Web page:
Canadian Occupational Safety

April/May 2017

Canadian Occupational Safety (COS) magazine is the premier workplace health and safety publication in Canada. We cover a wide range of topics ranging from office to heavy industry, and from general safety management to specific workplace hazards.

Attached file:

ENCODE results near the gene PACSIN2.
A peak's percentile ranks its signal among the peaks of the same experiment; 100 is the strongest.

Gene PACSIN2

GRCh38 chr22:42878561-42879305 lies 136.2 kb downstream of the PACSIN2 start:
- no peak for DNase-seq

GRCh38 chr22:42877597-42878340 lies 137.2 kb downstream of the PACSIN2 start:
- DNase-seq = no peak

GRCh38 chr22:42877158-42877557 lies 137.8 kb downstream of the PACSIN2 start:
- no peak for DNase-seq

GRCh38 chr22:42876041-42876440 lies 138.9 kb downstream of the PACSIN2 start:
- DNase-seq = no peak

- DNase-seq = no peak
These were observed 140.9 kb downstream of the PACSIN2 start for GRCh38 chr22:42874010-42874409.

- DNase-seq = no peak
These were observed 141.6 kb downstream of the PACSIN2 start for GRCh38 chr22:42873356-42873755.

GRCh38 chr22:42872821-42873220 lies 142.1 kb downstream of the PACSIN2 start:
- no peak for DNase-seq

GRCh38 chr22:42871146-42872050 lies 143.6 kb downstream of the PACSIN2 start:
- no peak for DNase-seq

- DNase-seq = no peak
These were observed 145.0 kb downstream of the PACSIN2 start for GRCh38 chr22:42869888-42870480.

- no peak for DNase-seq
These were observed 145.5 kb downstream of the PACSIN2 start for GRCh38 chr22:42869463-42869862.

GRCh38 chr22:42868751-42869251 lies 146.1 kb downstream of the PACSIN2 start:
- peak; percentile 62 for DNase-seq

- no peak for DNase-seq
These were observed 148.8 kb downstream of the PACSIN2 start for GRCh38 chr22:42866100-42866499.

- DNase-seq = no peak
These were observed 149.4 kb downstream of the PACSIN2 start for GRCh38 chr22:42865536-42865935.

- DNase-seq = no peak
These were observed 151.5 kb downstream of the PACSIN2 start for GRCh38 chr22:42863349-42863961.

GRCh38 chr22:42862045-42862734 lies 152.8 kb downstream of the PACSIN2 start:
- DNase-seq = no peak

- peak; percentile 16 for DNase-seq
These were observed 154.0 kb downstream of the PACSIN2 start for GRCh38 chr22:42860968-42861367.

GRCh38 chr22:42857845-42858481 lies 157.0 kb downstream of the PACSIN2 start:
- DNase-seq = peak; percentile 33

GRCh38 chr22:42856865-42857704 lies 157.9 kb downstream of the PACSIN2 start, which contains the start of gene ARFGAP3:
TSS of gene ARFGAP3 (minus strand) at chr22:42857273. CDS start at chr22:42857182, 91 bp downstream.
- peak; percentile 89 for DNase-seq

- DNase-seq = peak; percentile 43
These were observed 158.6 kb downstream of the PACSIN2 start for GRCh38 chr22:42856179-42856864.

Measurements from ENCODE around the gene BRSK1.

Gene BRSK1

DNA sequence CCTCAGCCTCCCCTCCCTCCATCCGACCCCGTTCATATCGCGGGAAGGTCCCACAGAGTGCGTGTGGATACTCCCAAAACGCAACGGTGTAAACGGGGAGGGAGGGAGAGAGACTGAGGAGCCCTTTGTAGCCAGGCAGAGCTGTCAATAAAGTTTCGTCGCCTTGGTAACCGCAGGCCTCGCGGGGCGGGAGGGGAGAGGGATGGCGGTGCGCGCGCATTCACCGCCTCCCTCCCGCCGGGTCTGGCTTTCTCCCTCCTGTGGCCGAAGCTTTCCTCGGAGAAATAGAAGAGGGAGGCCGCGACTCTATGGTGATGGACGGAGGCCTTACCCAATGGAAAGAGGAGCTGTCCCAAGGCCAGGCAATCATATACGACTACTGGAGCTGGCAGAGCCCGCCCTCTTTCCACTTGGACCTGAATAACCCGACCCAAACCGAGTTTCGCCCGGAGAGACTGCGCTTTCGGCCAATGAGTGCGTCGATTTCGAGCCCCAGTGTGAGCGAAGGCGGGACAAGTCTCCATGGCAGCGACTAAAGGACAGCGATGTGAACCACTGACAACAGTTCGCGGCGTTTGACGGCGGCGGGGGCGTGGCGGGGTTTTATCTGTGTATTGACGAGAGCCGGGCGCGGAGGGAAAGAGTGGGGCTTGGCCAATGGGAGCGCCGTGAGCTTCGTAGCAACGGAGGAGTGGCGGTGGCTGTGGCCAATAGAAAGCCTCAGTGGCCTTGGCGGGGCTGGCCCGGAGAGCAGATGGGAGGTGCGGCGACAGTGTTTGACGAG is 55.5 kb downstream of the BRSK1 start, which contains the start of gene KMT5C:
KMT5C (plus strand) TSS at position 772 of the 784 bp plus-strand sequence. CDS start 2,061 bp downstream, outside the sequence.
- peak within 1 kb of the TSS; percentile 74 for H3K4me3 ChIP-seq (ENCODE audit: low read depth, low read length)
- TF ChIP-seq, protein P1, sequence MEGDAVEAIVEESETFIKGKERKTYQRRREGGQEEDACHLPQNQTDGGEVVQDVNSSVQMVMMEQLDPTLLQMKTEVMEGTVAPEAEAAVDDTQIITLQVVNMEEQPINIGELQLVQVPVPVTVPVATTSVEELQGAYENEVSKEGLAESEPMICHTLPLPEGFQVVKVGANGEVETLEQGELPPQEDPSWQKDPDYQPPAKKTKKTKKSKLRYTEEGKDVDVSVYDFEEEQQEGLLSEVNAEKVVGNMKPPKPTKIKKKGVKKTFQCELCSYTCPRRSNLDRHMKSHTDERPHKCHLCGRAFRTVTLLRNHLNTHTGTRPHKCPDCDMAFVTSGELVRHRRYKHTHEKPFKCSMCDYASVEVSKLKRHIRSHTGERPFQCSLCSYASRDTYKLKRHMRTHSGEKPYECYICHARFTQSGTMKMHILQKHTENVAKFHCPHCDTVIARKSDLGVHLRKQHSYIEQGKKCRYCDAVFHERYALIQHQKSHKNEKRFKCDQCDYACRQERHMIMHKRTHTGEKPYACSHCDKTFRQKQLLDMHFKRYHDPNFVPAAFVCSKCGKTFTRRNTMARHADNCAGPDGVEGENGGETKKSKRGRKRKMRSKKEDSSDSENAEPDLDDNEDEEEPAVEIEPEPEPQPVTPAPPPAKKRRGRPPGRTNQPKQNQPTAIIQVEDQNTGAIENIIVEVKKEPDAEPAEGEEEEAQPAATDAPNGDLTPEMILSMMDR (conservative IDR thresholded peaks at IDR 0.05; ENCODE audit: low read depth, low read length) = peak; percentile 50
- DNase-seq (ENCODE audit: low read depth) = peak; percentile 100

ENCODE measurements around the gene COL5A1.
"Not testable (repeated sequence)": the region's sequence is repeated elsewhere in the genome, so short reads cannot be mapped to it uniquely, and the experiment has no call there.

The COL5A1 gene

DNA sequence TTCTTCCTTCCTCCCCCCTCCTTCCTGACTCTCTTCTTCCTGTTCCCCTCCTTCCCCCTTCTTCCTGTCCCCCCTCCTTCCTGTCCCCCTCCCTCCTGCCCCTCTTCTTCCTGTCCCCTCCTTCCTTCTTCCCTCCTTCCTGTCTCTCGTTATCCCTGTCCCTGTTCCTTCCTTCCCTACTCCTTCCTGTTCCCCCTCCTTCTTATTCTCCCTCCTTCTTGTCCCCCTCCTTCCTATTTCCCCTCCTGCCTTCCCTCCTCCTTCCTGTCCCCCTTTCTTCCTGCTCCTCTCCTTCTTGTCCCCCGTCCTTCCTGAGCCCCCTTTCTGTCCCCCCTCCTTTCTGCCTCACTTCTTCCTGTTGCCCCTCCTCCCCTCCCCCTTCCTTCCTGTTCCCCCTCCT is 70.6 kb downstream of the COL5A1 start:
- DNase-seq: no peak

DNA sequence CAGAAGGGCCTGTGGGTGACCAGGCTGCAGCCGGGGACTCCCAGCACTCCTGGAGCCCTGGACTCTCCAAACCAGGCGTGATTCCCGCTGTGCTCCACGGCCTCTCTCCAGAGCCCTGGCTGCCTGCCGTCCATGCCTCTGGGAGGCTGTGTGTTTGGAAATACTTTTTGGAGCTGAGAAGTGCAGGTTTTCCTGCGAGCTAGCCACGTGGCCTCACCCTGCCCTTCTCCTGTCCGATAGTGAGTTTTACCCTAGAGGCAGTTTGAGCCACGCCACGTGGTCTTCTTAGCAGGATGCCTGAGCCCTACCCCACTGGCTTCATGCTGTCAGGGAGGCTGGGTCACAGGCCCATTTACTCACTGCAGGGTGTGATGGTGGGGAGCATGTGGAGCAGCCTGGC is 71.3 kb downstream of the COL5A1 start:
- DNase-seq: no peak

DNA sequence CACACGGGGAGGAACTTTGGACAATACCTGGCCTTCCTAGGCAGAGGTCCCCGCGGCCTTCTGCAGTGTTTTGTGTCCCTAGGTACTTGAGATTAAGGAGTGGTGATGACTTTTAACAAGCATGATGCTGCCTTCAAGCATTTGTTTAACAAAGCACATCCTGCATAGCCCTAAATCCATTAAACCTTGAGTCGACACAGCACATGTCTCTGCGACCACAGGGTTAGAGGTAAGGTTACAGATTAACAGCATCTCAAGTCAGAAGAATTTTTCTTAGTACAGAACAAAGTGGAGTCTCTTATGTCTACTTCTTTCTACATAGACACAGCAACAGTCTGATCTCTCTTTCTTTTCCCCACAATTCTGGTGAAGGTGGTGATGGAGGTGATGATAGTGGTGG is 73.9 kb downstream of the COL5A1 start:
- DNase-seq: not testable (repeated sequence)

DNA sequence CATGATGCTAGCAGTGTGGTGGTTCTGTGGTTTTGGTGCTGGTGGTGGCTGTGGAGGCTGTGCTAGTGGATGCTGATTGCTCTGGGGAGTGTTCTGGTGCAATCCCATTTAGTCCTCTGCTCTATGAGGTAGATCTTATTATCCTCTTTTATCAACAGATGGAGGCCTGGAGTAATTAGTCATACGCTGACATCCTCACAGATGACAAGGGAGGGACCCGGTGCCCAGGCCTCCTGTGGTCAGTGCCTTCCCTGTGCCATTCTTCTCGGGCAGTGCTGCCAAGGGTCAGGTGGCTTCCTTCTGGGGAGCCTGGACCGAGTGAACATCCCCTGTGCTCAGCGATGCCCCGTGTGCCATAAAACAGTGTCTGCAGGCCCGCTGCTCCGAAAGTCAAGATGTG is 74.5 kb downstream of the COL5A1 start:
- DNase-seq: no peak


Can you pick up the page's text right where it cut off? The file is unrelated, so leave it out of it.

Issue link:

Contents of this Issue


Page 2 of 35